A Neophyte's Notes on Kite Aerial Photography: Miscellaneous

Bay Area Winds

I find when I am out and about that I constantly check for wind sign. I scan, and generally appreciate, the swaying of tree limbs, the water vapor leaving a cooling tower, or a flag's angle of repose. A similar phenomenon strikes when I am connected to the Internet.  Several times a day I will check an amazing source for near real time wind data in the Bay Area. called San Francisco Bay Area Wind Patterns. The site is one of the best examples of what I call an Internet dividend. It provides access to the results from a somewhat esoteric project to a  broad, and appreciative, audience. The Wind Patterns Project uses first principles and several dozen observed weather reports to generate predicted real time wind velocities across the Bay Area. Originally developed to support cleanup efforts for potential oil spills, the results now support the recreational pursuits of windsurfers, sailors, sailplane enthusiasts, and kite fliers. They have recently added a fun, animated streaklines version of the map. Bravo. 

They have kindly given me permission to link to their most current image below:

Image courtesy USGS San Francisco Bay Wind Patterns Page

Another fun and useful site provide the results from radiosonde soundings above Oakland. Upper air data that are collected and transmitted during the flight of a radiosonde include the air pressure, air temperature and humidity measured continuously by the instruments aboard the radiosonde package. The radiosonde observations (RAOB) are directly transmitted by the radio transmitter for various levels in the free atmosphere. At the receiving station, the height of the package is sequentially computed at each reporting level using an equation (hypsometric equation) from the reported pressure, temperature and humidity of each incremental layer. The wind information at various levels is determined The wind speed and wind direction at various levels are determined from the ground-based radio tracking antenna that tracks the instrument package as it is carried by the wind during the ascent of the radiosonde. Radiosonde data are presented in Skew-T plots -- neat stuff.  

It also seems that the Internet can connect you to a weather station within a few blocks of your house (here is my example.) If you are interested in the San Francisco Bay Area, the National Weather Service runs a great GIS (map) based guide to real time weather data from dozens of Bay Area data collection sites (this map scrolls to cover the entire Bay Area).. 

AWS is a major player in this area with over 5,000 weather stations placed in the field. Most are equipped with an external rooftop WeatherNet monitoring system and an InstaCam. The WeatherNet System is a real-time commercial weather monitoring system that measures outdoor and indoor temperatures, rainfall, relative humidity, light intensity, wind speed and direction and barometric pressure.

The big picture sometimes helps and a good place to start is the Intellicast Sailing Forecast page. There is also a San Francisco area specific page available from Intellicast. You also cannot go wrong in consulting the regional WWW site for the National Weather Service.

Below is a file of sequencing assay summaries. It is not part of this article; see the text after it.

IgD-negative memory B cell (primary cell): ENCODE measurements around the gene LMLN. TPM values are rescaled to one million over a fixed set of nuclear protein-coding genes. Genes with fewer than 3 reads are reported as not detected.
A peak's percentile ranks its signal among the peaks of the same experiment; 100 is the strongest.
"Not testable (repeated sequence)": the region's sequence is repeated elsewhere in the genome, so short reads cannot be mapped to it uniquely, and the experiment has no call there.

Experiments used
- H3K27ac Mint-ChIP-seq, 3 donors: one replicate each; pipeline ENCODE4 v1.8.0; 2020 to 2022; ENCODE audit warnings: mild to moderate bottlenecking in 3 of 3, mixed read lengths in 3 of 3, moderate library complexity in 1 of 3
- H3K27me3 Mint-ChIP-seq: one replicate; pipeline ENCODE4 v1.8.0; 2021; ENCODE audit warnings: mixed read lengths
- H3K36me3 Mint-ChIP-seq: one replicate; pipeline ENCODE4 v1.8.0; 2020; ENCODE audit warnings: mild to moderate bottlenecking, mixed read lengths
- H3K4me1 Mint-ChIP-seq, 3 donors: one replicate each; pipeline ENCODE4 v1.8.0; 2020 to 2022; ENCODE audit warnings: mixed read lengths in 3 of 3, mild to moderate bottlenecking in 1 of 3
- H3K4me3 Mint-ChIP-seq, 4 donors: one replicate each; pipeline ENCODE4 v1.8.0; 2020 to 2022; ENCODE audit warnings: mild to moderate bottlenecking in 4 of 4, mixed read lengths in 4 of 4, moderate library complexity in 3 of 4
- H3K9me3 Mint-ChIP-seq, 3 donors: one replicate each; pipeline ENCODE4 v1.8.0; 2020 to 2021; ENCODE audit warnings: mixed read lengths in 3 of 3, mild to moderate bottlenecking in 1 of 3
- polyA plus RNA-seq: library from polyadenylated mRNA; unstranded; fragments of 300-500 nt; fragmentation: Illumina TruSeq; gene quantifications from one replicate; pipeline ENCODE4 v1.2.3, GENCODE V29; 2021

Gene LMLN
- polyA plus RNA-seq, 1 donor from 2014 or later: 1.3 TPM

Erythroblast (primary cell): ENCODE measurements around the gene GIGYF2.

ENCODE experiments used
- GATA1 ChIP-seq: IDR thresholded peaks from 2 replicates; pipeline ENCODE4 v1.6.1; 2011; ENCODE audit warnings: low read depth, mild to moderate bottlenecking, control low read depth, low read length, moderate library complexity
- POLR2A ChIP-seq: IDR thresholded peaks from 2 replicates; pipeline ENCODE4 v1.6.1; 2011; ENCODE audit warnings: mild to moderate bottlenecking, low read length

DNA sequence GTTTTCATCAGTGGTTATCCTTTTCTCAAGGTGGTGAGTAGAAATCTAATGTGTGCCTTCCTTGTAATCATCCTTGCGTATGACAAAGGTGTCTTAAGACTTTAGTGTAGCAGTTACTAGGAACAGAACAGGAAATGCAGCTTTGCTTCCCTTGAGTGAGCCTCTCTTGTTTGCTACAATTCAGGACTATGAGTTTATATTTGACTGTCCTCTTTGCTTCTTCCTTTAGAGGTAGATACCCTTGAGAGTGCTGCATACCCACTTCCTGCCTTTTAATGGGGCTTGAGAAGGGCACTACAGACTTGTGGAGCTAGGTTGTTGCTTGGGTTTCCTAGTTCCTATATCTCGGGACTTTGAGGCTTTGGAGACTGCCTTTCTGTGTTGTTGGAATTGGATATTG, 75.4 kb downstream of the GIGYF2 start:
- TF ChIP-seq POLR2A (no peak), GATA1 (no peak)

The National Weather Service has been working on improving their site and is making great progress. Of  interest here is a seven-day forecast summary that includes winds in the first few days.

In the category of  military dividend is a US Navy site that serves animated wind data for California. Or you can zoom out to see the eastern Pacific Ocean and an ingenious derivation of wind speeds from satellite images. Wind estimates are produced by tracking features in the GOES-8/9 water vapor and infrared window channel data (clouds) and are designated as ' water vapor` and 'cloud drift' winds. Automated pattern recognition software is used to detect and track features in three successive images, each 30 minutes apart. The wind vectors thus created, consisting of speed and direction, are assigned a height above the earth's surface based on the infrared energy signatures and guidance from corresponding numerical weather forecast parameters. Additional information is available at a general weather forecast page for the Western US.

John Gilmore of the Oregon County Fair Embassy Camp forwarded another lovely military dividend where one can find the US Navy's forecast for wave height and direction over the entire Pacific Ocean -- really fun to track if you live near the Pacific. John wrote "when I visit local beaches, I check the NOAA buoy data and then I look at this page to figure out what's happening out in the Pacific and when it's likely to arrive on our coast. It's pretty cool to watch the storms develop and fade out."  

Ken Poulton provides a tabular summary of current Bay Area Wind Conditions. Of course, you can generate your own tabular data and plots by finding and querying meteorological databases. One of my favorites is the California Data Exchange Center. (CDEC) run by the California Department of Water Resources. It allows you to slide and dice data from a network of hundreds of secondary weather stations. Here is example data from within 1/2 mile of  my house (Oakland North station).  

I also appreciate this site for providing comprehensive data from Northern California bouy reports

The local USGS site is chock full of fun pages. For instance, you can plot your own time series graphs or look at a map-based readout of tide and wind at five SF Bay weather stations. Finally, the Bay Area is well covered by Live Cams and these are useful for checking fog and cloudcover --come give us a visit.

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Comments to author: crisp@socrates.berkeley.edu . All content, graphics and
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All rights reserved. Revised: 25 June, 2010

URL: http://kap.ced.berkeley.edu/background/wind1.html